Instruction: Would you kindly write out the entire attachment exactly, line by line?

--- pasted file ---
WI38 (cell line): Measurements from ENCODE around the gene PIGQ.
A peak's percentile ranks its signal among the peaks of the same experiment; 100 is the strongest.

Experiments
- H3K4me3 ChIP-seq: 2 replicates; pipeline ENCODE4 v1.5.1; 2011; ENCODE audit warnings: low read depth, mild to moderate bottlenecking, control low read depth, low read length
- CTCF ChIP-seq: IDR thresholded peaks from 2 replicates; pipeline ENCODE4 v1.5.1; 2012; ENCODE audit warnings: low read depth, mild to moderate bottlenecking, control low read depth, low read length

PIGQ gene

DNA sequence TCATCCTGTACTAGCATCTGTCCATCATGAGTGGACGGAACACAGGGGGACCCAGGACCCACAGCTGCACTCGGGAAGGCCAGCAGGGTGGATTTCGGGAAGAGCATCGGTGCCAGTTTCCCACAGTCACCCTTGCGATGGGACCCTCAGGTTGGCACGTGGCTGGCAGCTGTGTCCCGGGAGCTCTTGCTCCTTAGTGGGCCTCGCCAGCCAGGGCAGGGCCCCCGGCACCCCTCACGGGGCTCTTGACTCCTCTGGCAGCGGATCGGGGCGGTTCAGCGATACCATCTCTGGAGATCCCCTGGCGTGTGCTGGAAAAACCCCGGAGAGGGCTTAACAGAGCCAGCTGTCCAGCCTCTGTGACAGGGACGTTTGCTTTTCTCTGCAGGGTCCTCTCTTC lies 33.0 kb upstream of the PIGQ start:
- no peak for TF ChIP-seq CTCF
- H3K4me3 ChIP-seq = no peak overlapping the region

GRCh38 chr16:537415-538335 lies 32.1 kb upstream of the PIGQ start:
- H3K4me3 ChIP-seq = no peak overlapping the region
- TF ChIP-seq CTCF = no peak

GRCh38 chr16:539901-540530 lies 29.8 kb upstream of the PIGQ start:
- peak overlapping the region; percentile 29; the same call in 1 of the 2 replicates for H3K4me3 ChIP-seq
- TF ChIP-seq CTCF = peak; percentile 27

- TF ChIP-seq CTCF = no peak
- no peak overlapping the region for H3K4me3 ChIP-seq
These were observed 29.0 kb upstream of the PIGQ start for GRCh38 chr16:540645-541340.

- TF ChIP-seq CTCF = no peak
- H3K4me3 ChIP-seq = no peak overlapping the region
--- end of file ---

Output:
WI38 (cell line): Measurements from ENCODE around the gene PIGQ.
A peak's percentile ranks its signal among the peaks of the same experiment; 100 is the strongest.

Experiments
- H3K4me3 ChIP-seq: 2 replicates; pipeline ENCODE4 v1.5.1; 2011; ENCODE audit warnings: low read depth, mild to moderate bottlenecking, control low read depth, low read length
- CTCF ChIP-seq: IDR thresholded peaks from 2 replicates; pipeline ENCODE4 v1.5.1; 2012; ENCODE audit warnings: low read depth, mild to moderate bottlenecking, control low read depth, low read length

PIGQ gene

DNA sequence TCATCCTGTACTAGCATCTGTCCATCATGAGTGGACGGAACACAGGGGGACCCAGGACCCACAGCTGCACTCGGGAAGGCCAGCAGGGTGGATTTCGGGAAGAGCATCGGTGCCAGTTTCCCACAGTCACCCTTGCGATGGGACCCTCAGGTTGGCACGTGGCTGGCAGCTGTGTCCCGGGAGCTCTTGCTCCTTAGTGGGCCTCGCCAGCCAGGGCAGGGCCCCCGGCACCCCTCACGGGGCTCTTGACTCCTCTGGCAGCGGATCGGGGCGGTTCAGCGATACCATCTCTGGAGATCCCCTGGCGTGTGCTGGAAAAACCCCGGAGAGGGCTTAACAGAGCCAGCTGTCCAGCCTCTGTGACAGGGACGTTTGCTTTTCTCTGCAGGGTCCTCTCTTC lies 33.0 kb upstream of the PIGQ start:
- no peak for TF ChIP-seq CTCF
- H3K4me3 ChIP-seq = no peak overlapping the region

GRCh38 chr16:537415-538335 lies 32.1 kb upstream of the PIGQ start:
- H3K4me3 ChIP-seq = no peak overlapping the region
- TF ChIP-seq CTCF = no peak

GRCh38 chr16:539901-540530 lies 29.8 kb upstream of the PIGQ start:
- peak overlapping the region; percentile 29; the same call in 1 of the 2 replicates for H3K4me3 ChIP-seq
- TF ChIP-seq CTCF = peak; percentile 27

- TF ChIP-seq CTCF = no peak
- no peak overlapping the region for H3K4me3 ChIP-seq
These were observed 29.0 kb upstream of the PIGQ start for GRCh38 chr16:540645-541340.

- TF ChIP-seq CTCF = no peak
- H3K4me3 ChIP-seq = no peak overlapping the region